To make matters worse the teachers union is asking the state legislature to approve a doubling of the taxpayer burden by 2016. The problem with the teachers union & CalSTRS (their retirement plan administrator) is that this doubling of the taxpayer burden is only designed to bring the funding level to about 80% (the lowest threshold of what is considered acceptable) over a period of FIFTY YEARS! IN OTHER WORDS THEY WILL ATTEMPT TO DEFER EVEN MORE DEBT FOR AS LONG AS THEY POSSIBLY CAN GET AWAY WITH IT!
Some people might say, well, if they spread the payments over 50 years it probably won't affect me but for 30 years. That would be missing the point completely. The point is they will be spreading-out payments "for past service" because they have structured compensation & benefits they can't afford in the first place. This new scheme being devised by the CTA & CalSTRS will only ensure that the CA educational system will ALWAYS be playing catch-up; looking for new sources of revenue.
While taxpayers are guaranteeing these unachievable rates of returns that the teachers unions own consultants are saying aren't realistic their retirement system (CalSTRS) ROI is about ZERO percent over the past 17 months. That adds 10's of billions to taxpayer debt that will manifest itself in the form of a declining educational system in CA or increased taxes well beyond the expiration of prop 30.
What is assured is that those TENS OF BILLIONS OF DOLLARS won't find their way into the classroom. Expect the claims of the PUSD, CalSTRS, and the CTA to be to the contrary. While I would consider their objection to my statements a blatant lie they can claim technical correctness based on those Tens of Billions going toward pension payments for teachers that work in the classroom. That doesn’t change the fact that the Tens of Billions of additional dollars do NOT provide more hours of instruction, more teacher training, more teachers, or anything other than the current programs and shortened school year due to furlough days.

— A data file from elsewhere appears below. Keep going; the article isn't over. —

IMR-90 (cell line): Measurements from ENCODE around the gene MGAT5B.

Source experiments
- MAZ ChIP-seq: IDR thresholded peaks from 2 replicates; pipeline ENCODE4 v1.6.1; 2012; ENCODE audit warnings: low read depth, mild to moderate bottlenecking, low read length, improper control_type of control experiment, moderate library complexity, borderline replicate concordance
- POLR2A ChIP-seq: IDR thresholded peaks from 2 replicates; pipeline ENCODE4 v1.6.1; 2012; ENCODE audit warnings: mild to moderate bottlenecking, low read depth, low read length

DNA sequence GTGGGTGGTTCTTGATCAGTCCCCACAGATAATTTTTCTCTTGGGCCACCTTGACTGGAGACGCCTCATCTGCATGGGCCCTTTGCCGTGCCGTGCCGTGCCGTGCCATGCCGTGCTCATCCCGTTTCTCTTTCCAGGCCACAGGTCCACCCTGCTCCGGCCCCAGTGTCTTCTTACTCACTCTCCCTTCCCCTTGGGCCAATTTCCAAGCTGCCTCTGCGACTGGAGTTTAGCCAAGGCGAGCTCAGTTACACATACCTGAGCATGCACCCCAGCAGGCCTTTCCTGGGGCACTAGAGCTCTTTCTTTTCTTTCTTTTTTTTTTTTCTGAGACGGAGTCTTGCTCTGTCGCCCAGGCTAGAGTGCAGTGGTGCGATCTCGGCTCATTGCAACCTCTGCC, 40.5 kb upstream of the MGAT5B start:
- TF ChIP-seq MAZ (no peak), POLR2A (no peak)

Posted by Birdbrain, a resident of the Birdland neighborhood, on Nov 28, 2012 at 7:50 am
Unions beware! I will fight you from land, water and in the air. I'll fight you while I take out the garbage. I'll fight you in my fantasies. I'll fight you with endless repetition of stereotype until your eyes explode in wonder at my inability to say anything without translating it into hatred of unions. I ride a hobby horse of antiunionism day and night. My existence is impoverished, but I have faith in my hatred. Sqwuak sqwuak.
Posted by hoops, a resident of the Mohr Park neighborhood, on Nov 28, 2012 at 1:58 pm
As I have stated more than once.....The old I got mine screw everybody else attitude that plagues our society.The real entitlement problems are the unions and public employees who seem to think they are entitled to medical benefits and pensions that they barely contribute anything to to pay for.
I am tired of hearing about SS and MEDICARE as entitlements.I believe the govt has taken money out of every one of my paychecks for 40 years to fund what they will be paying me.My "pension" is my sep IRA which I 100% funded.